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Title: On the age heterogeneity of the Pleiades, Hyades and Sirius moving groups
Authors: Benoit Famaey, Arnaud Siebert, Alain Jorissen

We investigate the nature of the classical low-velocity structures in the local velocity field, i.e. the Pleiades, Hyades and Sirius moving groups. After using a wavelet transform to locate them in velocity space, we study their relation with the open clusters kinematically associated with them. By directly comparing the location of moving group stars in parallax space to the isochrones of the embedded clusters, we check whether, within the observational errors on the parallax, all moving group stars could originate from the on-going evaporation of the associated cluster. We conclude that, in each moving group, the fraction of stars making up the velocity-space overdensity superimposed on the background is higher than the fraction of stars compatible with the isochrone of the associated cluster. These observations thus favour a dynamical (resonant) origin for the Pleiades, Hyades and Sirius moving groups.

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Images showing the size of the planets compared to the Sun, and the Sun compared with other stars.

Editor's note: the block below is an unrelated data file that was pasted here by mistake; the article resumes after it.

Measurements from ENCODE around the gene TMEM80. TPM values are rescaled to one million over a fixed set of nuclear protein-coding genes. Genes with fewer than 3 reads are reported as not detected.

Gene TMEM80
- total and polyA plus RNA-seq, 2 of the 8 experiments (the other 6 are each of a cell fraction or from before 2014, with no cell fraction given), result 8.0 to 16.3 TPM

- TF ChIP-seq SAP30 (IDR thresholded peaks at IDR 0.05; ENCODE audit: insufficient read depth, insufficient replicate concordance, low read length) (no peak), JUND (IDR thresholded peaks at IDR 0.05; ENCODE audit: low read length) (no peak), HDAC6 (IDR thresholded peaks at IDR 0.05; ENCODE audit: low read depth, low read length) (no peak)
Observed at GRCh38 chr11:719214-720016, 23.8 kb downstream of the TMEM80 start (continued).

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Title: Semi-Regular Variables in the Solar Neighbourhood
Authors: I. S. Glass, F. van Leeuwen

Period-luminosity sequences have been shown to exist among the Semi-Regular Variables (SRVs) in the Magellanic Clouds (Wood et al, 1999), the Bulge of the Milky Way galaxy (Glass & Schultheis, 2003) and elsewhere. Using modern period and revised Hipparcos parallax data, this paper demonstrates that they also appear among the M-giant SRVs of the Solar Neighbourhood. Their distribution in the K, log P diagram resembles that of Bulge stars more closely than those in the Magellanic Clouds. The prevalence of mass-loss among local M-type SRVs and its dependence on period and spectral sub-type are also discussed. K -- [12], a measure of circumstellar dust emission, increases clearly with V amplitude, M giant sub-type and log P.

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Title: The Solar Neighbourhood. XVIII. Discovery of new proper motion stars with 0.40 arcsec yr^-1 > mu >= 0.18 arcsec yr^-1 between declinations -90 degrees and -47 degrees
Authors: Charlie T. Finch (1), Todd J. Henry (1), John P. Subasavage (1), Wei-Chun Jao (1), Nigel C. Hambly (2), ((1) Georgia State University, (2) Scottish Universities Physics Alliance (SUPA), Institute for Astronomy, University of Edinburgh Royal Observatory, Blackford Hill, Edinburgh, Scotland, UK)